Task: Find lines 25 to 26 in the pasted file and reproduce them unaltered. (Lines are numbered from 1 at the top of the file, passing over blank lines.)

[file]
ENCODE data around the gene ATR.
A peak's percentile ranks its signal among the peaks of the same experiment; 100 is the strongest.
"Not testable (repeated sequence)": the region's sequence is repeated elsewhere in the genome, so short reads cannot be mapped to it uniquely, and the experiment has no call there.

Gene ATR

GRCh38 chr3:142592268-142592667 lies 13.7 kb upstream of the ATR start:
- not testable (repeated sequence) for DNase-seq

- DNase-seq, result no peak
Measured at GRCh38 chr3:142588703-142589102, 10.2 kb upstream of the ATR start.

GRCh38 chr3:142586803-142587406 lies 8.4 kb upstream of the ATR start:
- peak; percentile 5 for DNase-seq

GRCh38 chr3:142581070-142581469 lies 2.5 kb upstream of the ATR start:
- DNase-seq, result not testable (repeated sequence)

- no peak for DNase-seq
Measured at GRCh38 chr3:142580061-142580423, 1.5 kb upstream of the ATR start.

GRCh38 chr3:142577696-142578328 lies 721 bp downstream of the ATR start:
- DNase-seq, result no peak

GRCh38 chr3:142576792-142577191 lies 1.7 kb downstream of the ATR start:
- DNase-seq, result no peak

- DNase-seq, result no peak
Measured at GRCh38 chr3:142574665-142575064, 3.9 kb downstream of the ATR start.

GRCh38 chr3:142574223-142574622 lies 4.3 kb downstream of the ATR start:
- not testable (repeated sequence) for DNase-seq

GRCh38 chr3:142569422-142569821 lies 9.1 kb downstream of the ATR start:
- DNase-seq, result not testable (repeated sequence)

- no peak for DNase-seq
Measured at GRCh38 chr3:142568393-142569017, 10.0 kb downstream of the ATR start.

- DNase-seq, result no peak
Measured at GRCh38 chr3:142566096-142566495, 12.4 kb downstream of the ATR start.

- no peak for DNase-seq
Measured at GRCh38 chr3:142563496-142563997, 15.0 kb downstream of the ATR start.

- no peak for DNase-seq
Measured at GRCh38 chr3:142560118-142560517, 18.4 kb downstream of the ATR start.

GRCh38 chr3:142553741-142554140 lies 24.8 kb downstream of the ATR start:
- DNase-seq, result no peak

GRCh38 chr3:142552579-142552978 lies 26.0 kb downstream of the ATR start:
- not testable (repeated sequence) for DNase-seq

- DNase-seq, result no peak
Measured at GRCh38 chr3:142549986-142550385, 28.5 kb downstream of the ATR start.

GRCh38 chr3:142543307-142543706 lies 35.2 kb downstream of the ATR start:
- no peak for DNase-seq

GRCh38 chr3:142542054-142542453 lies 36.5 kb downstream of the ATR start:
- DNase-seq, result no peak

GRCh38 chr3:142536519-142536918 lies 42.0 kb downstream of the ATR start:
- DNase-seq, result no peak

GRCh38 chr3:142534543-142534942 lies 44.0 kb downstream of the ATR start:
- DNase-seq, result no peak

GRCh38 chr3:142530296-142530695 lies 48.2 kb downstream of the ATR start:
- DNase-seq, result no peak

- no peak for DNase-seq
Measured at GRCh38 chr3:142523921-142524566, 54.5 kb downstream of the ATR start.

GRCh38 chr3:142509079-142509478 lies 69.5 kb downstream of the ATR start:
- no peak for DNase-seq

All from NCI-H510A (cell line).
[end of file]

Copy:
- no peak for DNase-seq
Measured at GRCh38 chr3:142568393-142569017, 10.0 kb downstream of the ATR start.